Forty-one years ago, William “Doc” Eason stopped off in Snowmass while on a cross-country motorcycle trip. His life changed forever when a guy doing magic at the Tower Restaurant on the Snowmass Mall mesmerized him.
A native of Connecticut, Doc had never pondered the notion of magic before that moment.
Now, Doc stands tall in front of me in his Basalt kitchen, a piece of ordinary white rope stretched between both hands as he talks …
“What’s the difference between doing magic now and when I started at the Tower 41 years ago? I think I have a greater appreciation of who my audience is and what they are getting out of this,” Doc says, fingers fiddling with the rope.
“Connecting with them is more important than fooling them,” he continues. “Forty-one years ago, I thought I was just showing off my magic tricks, as I was bartending at the Tower Restaurant in Snowmass. But when these people kept coming back: one decade, two decades, three, and I’m entertaining their kids, grandkids and great-grandkids, it’s staggering.”
Doc got his nickname while working from 1971-75 in a natural food store in Cupertino, Calif., which, he says, was around the corner from Apple headquarters and he served nature burgers and smoothies to Steve Jobs.
“People would come in and ask nutritional questions like, ‘I've got hemorrhoids or hangnails, what vitamin do I need to get rid of them?’ Doc remembers.
When he started at the Tower in Snowmass, he didn’t want to be “William Eason, the magician,” so he adopted his old health food store sobriquet, Doc.
These days, instead of dispensing health and wellness advice, he’s been taking it in. Less than two months ago he had his right knee replaced, and he is currently doing rehab and not working his regular winter show at the Artisan Restaurant in Snowmass.
“When I tell people I’m 71 years old, they go ‘no!’ But cut me in half and count the rings. I’m really 71,” Doc notes with a grin. “I’ve never really had to confront the aging thing just because I was running too fast, staying ahead of the storm. But it finally caught up with me, and it’s kind of made me reassess what I’ve been doing, and what I might like to do in the future.”
A five-time winner from the Academy of Magic Arts and recognized as one of the premier magic bartenders of our day for his close-up magic tricks, Doc transcends being a guy performing behind a bar. It’s not too surprising to learn that he majored in psychology in college, because what Doc does is way more than magic. It’s all about connections. Doc uses magic and interactive comedy to connect with people.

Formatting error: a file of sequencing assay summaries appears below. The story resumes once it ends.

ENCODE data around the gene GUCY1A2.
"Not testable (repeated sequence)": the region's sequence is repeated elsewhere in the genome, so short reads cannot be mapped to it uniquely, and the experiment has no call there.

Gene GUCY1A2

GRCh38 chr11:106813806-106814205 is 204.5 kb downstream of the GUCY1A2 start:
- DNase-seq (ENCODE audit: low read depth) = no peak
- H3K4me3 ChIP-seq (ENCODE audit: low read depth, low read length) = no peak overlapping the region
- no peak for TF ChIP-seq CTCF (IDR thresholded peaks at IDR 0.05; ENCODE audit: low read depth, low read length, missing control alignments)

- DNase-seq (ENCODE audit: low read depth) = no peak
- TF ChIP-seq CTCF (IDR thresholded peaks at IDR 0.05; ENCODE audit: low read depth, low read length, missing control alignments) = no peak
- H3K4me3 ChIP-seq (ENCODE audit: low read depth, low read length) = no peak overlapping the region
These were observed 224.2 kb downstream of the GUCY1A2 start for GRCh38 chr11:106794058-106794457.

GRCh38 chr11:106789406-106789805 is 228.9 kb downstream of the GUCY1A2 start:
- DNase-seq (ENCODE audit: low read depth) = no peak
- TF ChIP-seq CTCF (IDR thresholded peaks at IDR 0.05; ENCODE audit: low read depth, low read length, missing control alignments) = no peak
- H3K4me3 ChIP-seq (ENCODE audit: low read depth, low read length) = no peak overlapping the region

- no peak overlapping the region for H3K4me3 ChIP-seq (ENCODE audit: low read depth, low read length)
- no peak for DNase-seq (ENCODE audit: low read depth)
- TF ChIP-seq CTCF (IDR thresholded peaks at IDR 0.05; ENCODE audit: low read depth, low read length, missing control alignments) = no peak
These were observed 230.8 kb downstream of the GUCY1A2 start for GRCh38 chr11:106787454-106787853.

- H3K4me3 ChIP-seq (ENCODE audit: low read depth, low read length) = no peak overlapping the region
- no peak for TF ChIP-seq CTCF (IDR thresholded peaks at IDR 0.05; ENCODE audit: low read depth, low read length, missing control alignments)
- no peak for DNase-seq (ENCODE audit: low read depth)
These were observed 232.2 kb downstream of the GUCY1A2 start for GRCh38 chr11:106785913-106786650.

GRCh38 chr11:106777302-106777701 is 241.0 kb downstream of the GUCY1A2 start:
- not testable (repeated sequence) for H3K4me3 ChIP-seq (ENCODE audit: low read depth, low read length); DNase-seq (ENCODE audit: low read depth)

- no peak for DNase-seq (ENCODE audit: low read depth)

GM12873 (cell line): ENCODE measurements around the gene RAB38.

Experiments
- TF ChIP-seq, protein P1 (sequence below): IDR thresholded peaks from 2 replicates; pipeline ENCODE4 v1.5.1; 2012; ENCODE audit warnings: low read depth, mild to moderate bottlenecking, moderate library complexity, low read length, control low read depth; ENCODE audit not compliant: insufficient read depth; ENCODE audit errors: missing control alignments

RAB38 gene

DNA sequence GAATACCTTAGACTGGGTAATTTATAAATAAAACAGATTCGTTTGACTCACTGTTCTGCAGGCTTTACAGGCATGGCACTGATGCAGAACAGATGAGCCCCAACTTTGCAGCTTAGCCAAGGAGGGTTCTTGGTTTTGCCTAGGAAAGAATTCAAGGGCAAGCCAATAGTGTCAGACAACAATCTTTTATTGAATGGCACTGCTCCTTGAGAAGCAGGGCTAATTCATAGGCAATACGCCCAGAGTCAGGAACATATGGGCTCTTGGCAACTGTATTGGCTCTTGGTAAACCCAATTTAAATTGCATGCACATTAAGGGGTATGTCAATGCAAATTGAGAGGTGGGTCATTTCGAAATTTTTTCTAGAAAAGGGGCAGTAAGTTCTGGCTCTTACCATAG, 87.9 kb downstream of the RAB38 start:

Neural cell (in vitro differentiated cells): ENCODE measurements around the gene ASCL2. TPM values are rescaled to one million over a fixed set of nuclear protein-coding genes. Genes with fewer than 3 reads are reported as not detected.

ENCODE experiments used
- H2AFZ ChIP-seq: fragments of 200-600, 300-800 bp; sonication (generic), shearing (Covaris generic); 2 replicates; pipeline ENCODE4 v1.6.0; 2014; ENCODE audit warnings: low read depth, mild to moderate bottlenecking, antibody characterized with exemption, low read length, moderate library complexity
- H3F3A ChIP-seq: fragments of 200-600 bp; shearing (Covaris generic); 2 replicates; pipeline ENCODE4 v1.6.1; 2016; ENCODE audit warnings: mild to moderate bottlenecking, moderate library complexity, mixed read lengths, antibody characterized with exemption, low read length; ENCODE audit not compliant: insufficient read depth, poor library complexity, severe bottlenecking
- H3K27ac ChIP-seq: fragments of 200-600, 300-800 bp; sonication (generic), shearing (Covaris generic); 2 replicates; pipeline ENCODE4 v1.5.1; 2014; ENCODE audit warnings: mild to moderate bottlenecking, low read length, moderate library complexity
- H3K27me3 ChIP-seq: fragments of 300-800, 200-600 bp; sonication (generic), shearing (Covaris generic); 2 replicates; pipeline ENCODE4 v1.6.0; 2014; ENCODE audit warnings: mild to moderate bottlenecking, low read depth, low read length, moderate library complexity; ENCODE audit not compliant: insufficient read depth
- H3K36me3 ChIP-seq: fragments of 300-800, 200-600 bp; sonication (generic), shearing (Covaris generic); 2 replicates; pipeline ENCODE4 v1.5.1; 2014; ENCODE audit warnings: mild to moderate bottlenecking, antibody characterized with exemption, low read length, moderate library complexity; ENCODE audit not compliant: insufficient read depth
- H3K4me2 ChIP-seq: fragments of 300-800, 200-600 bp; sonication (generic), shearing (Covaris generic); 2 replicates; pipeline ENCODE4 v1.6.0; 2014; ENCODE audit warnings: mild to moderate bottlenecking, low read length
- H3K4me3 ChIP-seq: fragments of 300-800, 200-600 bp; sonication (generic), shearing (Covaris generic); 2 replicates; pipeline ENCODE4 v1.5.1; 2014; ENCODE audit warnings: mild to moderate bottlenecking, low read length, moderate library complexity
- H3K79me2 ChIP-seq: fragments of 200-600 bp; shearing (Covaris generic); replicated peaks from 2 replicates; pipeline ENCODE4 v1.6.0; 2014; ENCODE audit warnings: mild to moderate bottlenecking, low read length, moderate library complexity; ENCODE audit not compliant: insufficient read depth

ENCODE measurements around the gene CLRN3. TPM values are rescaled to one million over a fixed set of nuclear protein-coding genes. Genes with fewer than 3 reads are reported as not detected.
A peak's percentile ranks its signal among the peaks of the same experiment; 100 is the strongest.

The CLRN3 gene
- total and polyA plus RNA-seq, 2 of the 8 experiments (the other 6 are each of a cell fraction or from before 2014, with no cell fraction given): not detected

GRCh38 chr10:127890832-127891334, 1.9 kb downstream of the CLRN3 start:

“Nate Leipzig, who did magic in vaudeville in the ’20s, said, ‘If they like you as a gentleman, they will like your magic.’ A lot of my act is improv,” he says. “Who is the outspoken one? The one we can have some fun with? The one who is determined ‘to figure it out?’ The aim is to bond all the various individuals into a single unit: the cast. We’re talking about your vacation, what’s it like back home, the kids … and, bam! I’ve slipped the card underneath the glass without them noticing.”
The “card under the glass” trick is one of Doc’s trademark magic highlights, and it is actually a series of tricks interspersed with jokes, social comments, spur-of-the-moment reflections, a lot of gentle prodding and a good deal of fun. But over the course of 20-30 minutes, Doc ends up with the card under the glass, while no one notices, six, seven times or more.
While Doc changes up his act, refreshes bits here and there and alters the patter, he can still be found doing tricks he originated 40 years ago. You would think audiences would know what’s going to happen by now, and be on the lookout for the sleight-of-hand when it comes … but, no.
“With the popularity of magic on television — entertainers like Pen and Teller — the public is becoming more exposed to magic,” Doc explains. “And you can go on YouTube and probably find out an explanation for most of what I am doing on some tricks. But that’s where it becomes less about the trick and more about connecting.”
For more than three decades, Doc has connected with and been a resident of Basalt. Would he entertain thoughts of leaving now that he’s at a point — given his age and recent knee surgery — of reassessing his life?
“I love it that I’m 100 yards away from some of the better restaurants in the valley,” he says. “And a lot of the community that was upvalley are now down here in the Mid-Valley these days. The traffic does annoy me, and I’m getting a little less tolerant about snow and ice, but every time I think about leaving this place, then we get a (bluebird) day like today, and I’m like, what are you thinking about?!”
These days, two things bring Doc absolute joy: being in love at 71 and mentoring young magicians.
“I never thought that (falling in love) would happen again,” Doc says, shaking his head in amazement. “And the mentoring gig just brings be a lot of joy. I’m fully aware of the old wizened white-haired magician teaching the little kid and passing the wisdom on down through the ages.”
Does magic still has some hook for you 41 years after you started?
“Yeah, I think so,” Doc says. “It’s the dynamics of the whole thing. It’s so much fun to pull the strings.”
Which is what he does in front of me.
Taking the long piece of rope, he doubles it up and makes a loop. Extending the loop toward me, he asks me to pick up the knife on the kitchen table and cut the rope, which I do. Now, Doc has two pieces of rope, one short and one long.
He smiles. It’s a devilish grin. And, with a few words of mumbo-jumbo, he smiles again and, magically, Doc joins the rope together in one continuous length.
As always, it’s more than magic. It’s Doc.
Doc Eason lectures/performs his history of Snowmass every Wednesday afternoon in March in Snowmass’ Base Village The Collective.